Teaching yourself new ideas

Posted on November 6th, 2008 in Driving Emotion,Opinion by Julian Edgar

I make a living doing what I have taught myself to do.


When I first started writing and selling magazine articles – they were about photography – I was writing about a topic on which I was entirely self-taught.


When I started writing articles about modifying cars (and again selling those articles, but this time the ‘selling’ took lots of attempts before it was successful!), I was again writing about a subject on which I was largely self-taught.


My formal qualifications at that time were in teaching; my Bachelor of Education degree has double majors of Geography and Sociology – nothing remotely to do with automotives, mechanical engineering, physics, maths or technology.


Or for that matter, English, journalism or writing.


(I have since finished a Grad Diploma in Journalism – but that was done long after I was making a full-time living as a journalist.)


The reason I give this background is that I think I know quite a lot about self-directed learning, about approaching a subject (or an aspect of a subject) and successfully teaching oneself about it from scratch.


It’s an idea that many people skate past: they perceive picking up a subject or idea to be as simple as briefly listening to someone espouse on the topic, or skimming an article or on-line discussion group.


But that’s simply not the case.


These thoughts have been prompted by something I have written in Part 1 of an upcoming AutoSpeed series on the DIY electronic modification of cars. In that article I have said about the concept of learning:


Don’t fool yourself – if you don’t understand it, don’t pretend to yourself that you do! Learning requires honesty as well as an open mind: there are heaps and heaps of tossers who skim something, get a vague gist of what it was all about, and then think they know it.


They don’t.


One really good way of self-assessing whether or not you have learnt something is to say to yourself: can I now explain this idea to someone else? As a teacher and journalist, I know this approach very well – if I can’t explain a newly-learned concept to someone, then I don’t understand the concept.


For me, ‘explaining the idea to someone else’ normally occurs through writing about that idea. As longstanding readers will know, I tend to write about the things I am doing, and so the things I am learning.


Freshly learning about an idea (hopefully!) allows me to communicate it with clarity, as the questions I have been answering for myself are the ones other people new to the topic also want answered.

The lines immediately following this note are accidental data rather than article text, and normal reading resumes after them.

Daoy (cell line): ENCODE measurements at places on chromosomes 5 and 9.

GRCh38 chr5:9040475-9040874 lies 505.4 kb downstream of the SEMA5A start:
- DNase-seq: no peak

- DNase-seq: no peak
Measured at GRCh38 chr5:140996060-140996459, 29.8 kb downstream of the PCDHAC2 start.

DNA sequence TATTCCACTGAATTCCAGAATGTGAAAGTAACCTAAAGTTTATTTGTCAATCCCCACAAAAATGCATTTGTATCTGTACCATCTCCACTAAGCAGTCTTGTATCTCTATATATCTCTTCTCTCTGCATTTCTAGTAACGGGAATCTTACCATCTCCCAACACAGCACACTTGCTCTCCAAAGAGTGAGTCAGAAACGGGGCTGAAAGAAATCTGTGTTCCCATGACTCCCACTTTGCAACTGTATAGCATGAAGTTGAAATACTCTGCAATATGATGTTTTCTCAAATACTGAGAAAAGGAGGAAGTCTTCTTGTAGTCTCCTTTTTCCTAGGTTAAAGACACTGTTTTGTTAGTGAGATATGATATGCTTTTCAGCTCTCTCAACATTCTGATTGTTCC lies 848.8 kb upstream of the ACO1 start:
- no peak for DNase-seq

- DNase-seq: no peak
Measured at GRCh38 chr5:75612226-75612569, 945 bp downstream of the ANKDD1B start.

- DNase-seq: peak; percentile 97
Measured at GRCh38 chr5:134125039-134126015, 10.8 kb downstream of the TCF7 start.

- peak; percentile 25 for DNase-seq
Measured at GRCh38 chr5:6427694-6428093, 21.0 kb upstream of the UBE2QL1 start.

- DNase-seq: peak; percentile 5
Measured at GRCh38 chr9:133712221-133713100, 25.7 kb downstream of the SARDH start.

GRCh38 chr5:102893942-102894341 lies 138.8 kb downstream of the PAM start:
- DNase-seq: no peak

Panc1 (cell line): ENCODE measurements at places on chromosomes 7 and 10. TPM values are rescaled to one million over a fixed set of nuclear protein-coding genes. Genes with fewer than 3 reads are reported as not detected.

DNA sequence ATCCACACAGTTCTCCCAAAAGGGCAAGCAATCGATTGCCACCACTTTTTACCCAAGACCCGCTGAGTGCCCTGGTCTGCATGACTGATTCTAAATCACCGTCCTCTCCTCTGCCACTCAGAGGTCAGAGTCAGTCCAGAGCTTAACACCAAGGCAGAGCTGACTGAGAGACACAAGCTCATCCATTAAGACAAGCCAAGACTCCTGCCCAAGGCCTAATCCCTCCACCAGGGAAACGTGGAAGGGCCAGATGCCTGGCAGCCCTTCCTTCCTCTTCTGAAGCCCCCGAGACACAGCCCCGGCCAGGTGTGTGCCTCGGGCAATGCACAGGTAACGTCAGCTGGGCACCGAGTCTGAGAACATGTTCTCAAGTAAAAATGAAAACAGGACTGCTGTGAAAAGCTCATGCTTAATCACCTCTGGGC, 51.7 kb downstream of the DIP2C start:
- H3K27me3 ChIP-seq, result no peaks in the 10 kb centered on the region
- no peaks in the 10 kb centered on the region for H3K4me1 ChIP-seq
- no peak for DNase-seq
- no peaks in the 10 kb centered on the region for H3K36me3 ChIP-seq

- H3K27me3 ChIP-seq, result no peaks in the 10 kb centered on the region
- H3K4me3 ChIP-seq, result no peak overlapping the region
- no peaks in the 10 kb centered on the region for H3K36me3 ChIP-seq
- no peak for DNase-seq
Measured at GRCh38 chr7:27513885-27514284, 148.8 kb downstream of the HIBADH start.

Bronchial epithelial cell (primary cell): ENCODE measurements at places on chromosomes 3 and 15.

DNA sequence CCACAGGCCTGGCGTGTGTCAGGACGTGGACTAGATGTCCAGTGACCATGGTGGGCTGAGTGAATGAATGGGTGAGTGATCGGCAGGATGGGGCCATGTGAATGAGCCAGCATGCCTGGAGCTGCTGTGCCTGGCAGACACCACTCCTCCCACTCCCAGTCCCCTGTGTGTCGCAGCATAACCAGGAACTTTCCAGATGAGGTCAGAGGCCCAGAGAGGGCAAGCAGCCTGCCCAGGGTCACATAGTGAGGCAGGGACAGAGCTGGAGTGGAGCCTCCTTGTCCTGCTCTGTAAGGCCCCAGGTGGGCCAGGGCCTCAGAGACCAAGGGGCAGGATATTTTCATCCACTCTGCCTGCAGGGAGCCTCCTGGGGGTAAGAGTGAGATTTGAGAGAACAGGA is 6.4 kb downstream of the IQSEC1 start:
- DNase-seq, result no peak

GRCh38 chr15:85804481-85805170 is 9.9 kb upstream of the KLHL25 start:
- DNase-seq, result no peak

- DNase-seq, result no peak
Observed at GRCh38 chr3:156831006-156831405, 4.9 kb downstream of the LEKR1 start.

An example is Making Your Own Biodiesel.


The idea of producing biodiesel at home appealed to me: therefore, when I researched the story, I did so very much from the position of someone who was seriously thinking about producing their own biodiesel in a domestic setting. (That’s a very different approach to a disinterested journalist reporting on how some people make their own biodiesel!)


Since at the time I began the research for that story I knew absolutely nothing about the process, I had to teach myself about it from scratch. And, knowing that I had to clearly explain the processes and the positives and negatives, I also knew the ideas had to be clear in my mind.


(You could argue that having the ideas ‘clear in my mind’ is no guarantee of their accuracy and validity, and that of course is a reasonable point!)

However, for many people, explaining an idea in their own words will normally be something done orally rather than in writing.


I can well remember facing my first Year 11 Geography class to teach them about soil moisture budgets. The concept wasn’t something I’d come across before; the night before the class I’d just glanced through the curriculum resources and then figured I had sufficient understanding. It was only when I was standing in front of 25 people that I realised my understanding was lousy – in fact, so poor that I taught the concept incorrectly. The next day, I had to back-peddle mightily.


(I took this failure so much to heart that I immersed myself in soil moisture budgets, becoming more and more enthusiastic about them over the next nine or so years of teaching the idea!)


I think that that to be confident you have grasped an idea, you need to be able to comprehensively explain it ‘out loud’ inside your head, without question marks suddenly appearing. If you can’t do that, that’s still fine – but you must admit to yourself that you haven’t got your head fully around it.


Another example. I am fairly happy with my understanding of the broad concept of aerodynamic boundary layers. But what I don’t understand is why a ‘negative pressure gradient’ occurs, and furthermore, why it causes boundary layer thickening. It may be an obscure area, but it shows that I am aware of my deficiencies in understanding and so am careful not to pretend to myself that I have that area wrapped-up to my satisfaction.


(Look, I’m no expert on boundary layers – I am talking about having only enough knowledge to gainfully apply the concept in my writing and understanding of car aerodynamics. But in even my simple level of understanding I acknowledge to myself this ‘negative pressure gradient’ shortcoming.)


In addition to deliberately, honestly and carefully evaluating one’s level of understanding, the other key to self-learning success is to not be afraid of failure.